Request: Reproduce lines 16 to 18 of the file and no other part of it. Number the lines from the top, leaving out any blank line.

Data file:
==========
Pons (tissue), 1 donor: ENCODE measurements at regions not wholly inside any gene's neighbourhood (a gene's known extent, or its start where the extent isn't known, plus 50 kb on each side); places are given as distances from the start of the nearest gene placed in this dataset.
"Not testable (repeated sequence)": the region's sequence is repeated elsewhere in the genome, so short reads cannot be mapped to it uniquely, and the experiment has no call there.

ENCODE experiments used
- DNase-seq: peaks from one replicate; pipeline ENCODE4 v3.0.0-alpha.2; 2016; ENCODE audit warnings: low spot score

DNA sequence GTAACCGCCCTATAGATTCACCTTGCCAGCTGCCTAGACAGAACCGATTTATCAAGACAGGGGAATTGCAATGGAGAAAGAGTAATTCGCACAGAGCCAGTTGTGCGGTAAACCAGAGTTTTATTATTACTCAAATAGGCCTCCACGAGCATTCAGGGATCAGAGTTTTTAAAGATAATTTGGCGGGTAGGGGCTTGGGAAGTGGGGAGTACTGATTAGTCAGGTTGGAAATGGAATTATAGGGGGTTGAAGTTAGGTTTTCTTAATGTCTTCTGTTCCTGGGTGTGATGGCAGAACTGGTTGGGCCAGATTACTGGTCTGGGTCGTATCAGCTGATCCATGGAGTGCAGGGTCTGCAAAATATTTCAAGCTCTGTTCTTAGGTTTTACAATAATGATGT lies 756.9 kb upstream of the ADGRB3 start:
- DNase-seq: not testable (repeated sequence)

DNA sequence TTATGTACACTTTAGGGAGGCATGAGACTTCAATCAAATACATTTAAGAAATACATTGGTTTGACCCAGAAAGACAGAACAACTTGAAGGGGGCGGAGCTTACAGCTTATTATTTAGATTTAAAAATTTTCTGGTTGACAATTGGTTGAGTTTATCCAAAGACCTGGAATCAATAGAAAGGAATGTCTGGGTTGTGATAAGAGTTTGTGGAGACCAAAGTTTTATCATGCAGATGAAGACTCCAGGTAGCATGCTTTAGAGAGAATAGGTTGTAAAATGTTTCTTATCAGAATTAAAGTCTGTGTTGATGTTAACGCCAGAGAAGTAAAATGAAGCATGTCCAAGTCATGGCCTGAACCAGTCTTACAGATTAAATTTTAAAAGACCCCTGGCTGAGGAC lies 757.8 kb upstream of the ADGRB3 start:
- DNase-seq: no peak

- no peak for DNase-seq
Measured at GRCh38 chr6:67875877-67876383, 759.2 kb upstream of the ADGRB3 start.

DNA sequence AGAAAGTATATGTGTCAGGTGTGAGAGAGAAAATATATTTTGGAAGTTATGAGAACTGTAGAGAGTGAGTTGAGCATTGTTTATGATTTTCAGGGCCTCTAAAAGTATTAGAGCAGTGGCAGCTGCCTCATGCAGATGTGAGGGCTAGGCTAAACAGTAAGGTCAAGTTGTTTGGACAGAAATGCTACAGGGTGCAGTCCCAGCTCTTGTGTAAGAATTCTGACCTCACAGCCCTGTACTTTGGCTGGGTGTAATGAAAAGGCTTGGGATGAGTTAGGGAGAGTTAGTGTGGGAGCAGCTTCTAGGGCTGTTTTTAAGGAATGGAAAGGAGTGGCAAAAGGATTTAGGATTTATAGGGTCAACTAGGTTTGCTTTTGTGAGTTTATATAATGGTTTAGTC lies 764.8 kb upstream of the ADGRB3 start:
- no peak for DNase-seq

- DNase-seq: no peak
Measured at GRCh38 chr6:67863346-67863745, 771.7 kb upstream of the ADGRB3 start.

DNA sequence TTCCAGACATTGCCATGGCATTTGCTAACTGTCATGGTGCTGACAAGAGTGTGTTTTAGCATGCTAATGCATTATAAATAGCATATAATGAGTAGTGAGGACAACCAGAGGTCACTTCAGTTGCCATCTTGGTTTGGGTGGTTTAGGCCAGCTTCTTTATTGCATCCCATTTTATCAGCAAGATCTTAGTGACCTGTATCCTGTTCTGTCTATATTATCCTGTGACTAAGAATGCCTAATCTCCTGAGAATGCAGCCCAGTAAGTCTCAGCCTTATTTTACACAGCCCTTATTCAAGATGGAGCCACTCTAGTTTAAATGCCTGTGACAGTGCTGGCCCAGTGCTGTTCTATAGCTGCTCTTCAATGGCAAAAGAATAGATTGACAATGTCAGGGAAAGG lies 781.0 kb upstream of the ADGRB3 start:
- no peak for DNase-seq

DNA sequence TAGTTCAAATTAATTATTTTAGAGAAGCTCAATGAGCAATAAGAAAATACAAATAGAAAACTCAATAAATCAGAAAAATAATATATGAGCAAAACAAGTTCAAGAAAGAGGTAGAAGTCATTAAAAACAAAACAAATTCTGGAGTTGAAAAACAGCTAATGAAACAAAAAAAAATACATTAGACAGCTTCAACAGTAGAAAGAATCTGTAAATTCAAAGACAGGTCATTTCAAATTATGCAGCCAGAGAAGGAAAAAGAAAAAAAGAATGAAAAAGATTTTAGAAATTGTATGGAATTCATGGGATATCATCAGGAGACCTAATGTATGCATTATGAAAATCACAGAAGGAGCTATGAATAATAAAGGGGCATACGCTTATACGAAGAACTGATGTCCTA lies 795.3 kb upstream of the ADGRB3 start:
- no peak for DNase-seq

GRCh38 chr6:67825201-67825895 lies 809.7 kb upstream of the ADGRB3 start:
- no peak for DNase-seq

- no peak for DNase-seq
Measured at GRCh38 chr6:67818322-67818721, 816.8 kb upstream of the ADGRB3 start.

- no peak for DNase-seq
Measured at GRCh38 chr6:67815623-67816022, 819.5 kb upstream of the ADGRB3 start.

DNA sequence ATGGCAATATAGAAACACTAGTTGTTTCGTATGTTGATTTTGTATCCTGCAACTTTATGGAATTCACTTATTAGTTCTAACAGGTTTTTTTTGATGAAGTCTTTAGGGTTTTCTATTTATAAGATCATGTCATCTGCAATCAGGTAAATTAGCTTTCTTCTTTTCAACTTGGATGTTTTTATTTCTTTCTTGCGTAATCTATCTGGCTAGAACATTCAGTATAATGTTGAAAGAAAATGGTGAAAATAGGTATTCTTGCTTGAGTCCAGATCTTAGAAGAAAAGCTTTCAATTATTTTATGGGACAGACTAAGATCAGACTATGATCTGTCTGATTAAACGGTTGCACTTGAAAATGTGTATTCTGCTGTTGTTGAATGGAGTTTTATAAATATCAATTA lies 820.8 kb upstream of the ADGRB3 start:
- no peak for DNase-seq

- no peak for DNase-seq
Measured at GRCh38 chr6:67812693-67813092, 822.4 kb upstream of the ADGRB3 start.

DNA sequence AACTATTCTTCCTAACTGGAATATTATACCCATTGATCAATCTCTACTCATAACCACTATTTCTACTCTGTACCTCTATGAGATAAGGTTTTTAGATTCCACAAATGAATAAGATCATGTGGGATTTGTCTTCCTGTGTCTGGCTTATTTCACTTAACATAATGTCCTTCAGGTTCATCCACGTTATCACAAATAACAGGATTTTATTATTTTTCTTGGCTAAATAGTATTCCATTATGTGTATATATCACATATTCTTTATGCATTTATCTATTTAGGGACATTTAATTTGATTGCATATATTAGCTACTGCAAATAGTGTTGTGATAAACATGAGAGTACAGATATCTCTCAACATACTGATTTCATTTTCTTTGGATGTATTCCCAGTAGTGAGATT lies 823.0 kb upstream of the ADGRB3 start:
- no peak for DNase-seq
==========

- no peak for DNase-seq

DNA sequence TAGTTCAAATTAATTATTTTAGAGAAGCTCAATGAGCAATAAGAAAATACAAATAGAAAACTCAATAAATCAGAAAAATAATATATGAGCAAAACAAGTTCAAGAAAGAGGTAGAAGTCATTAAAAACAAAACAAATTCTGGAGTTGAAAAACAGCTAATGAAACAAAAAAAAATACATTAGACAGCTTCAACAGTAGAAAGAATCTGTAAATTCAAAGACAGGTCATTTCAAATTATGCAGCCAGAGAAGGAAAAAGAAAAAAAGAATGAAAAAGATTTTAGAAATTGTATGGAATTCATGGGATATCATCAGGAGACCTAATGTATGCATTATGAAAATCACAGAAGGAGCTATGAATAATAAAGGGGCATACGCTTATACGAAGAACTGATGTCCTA lies 795.3 kb upstream of the ADGRB3 start:
- no peak for DNase-seq